US News and World Report reported on Friday that researchers at the Massachusetts General Hospital have identified two more gene mutations that increase a person's risk of developing Alzheimer's disease.
The mutations occur in a gene called ADAM10 and have been linked to a common form of Alzheimer's that usually strikes after the age of 60. This is the fifth gene that has been found to be linked directly to the devastating neurological disease. The researchers involved with the study found that the two mutations in ADAM10 increased production of the beta-amyloid protein in the brains of mice. Beta-amyloid proteins are also found in the brains of people suffering from Alzheimer's disease.
Rudolph Tanzi, the director of genetics and ageing unit at the MassGeneral Institute for Neurodegenerative Disorder, stated in a news release that
This is the first report to document, in animal models, new [disease-causing] gene mutations for Alzheimer's since the reports of the original four genes in the 1990's.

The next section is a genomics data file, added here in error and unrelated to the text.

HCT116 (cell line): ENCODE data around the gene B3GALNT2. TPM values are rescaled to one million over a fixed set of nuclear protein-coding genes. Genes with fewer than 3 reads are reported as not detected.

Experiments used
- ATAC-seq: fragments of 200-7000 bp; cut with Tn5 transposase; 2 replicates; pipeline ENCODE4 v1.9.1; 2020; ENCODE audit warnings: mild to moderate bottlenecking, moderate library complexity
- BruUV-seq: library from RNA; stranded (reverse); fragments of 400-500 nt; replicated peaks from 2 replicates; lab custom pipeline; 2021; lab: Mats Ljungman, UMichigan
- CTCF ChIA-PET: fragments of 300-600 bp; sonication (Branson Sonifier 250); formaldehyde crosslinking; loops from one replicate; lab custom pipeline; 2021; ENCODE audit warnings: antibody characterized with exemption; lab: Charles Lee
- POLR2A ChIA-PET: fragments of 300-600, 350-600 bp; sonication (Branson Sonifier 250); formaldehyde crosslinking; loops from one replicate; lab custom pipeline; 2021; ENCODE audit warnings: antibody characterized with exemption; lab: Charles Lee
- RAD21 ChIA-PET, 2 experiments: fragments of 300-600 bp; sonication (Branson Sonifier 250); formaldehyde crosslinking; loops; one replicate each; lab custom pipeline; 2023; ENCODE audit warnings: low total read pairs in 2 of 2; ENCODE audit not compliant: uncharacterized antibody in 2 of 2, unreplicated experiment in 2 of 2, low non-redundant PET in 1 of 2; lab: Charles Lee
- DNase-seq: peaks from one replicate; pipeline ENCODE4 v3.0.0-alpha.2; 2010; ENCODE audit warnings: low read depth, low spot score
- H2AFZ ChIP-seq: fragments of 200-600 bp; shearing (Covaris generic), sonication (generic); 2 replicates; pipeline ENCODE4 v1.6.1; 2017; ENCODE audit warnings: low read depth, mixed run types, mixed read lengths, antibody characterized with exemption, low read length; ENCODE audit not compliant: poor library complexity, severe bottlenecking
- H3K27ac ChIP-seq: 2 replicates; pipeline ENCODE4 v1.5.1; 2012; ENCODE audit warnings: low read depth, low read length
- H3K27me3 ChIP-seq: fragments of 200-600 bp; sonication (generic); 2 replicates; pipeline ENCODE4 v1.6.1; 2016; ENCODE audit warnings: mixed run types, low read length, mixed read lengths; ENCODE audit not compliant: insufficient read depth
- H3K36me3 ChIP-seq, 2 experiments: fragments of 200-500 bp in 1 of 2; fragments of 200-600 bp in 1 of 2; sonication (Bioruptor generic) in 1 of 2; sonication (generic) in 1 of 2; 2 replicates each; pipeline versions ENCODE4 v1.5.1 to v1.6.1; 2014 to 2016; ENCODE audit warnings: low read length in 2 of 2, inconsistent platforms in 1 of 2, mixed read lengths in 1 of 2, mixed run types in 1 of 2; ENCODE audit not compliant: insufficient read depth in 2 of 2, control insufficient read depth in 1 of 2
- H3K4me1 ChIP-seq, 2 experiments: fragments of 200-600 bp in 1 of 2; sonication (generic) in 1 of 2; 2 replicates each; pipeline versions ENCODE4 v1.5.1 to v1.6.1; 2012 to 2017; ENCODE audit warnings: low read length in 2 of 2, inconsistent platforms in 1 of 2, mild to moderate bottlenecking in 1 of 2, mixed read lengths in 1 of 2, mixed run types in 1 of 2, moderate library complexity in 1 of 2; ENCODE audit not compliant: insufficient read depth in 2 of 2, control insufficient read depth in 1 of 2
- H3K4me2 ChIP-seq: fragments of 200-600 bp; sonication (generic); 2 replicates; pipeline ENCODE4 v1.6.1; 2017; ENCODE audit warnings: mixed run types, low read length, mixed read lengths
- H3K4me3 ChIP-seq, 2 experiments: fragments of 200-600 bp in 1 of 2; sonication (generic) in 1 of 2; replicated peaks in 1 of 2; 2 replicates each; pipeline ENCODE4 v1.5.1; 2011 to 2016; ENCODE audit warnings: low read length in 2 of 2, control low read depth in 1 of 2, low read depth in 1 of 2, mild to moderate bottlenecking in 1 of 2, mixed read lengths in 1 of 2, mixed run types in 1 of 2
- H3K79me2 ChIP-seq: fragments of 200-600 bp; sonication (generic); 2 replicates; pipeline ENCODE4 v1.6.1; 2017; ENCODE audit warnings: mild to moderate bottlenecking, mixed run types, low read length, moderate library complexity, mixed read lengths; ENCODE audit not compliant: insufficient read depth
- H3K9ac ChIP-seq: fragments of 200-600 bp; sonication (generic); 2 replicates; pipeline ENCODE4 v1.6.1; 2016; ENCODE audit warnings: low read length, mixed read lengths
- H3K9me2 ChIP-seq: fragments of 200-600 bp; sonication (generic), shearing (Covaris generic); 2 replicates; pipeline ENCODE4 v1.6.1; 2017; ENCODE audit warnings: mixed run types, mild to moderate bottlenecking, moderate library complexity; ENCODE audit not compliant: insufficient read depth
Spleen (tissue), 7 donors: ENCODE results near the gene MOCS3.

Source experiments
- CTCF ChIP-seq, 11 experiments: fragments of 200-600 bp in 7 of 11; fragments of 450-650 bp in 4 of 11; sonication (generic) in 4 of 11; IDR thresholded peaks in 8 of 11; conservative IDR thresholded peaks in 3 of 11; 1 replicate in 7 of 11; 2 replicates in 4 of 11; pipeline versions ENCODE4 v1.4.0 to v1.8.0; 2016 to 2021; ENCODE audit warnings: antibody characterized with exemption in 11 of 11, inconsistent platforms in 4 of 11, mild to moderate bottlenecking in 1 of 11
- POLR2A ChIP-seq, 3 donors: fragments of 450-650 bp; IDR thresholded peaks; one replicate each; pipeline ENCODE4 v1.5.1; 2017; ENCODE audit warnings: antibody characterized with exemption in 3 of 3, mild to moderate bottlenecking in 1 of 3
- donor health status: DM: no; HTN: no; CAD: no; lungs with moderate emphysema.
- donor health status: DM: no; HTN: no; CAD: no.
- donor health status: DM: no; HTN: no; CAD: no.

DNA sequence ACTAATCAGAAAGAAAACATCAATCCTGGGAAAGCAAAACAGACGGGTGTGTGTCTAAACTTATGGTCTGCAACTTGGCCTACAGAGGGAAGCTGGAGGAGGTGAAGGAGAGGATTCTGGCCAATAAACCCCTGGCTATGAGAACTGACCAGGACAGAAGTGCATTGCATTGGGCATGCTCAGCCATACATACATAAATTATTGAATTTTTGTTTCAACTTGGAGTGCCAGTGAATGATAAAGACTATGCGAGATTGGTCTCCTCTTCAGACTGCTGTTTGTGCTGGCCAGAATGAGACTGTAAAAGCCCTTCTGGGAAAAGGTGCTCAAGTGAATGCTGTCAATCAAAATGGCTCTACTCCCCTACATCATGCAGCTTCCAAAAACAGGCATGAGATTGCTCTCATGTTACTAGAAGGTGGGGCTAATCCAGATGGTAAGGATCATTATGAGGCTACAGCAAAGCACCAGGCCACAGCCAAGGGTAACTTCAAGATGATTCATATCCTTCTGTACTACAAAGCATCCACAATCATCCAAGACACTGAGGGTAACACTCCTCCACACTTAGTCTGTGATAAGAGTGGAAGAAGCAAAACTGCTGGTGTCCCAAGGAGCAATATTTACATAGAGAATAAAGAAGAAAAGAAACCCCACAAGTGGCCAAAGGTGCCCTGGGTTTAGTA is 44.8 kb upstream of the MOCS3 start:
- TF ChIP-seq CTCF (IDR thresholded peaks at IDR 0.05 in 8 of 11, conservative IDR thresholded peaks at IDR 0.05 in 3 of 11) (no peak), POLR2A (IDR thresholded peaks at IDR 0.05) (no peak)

The gene mutations reduce the creation of new nerve-related cells in the hippocampus as well. The hippocampus is the part of the brain that is essential to memory and learning, two components that are heavily impacted by the development of Alzheimer's disease.
The results of the study have big implications, especially when nearly five million Americans over the age of 65 have Alzheimer's disease. That number is expected to increase three times over the next few decades unless a cure or viable treatment is found.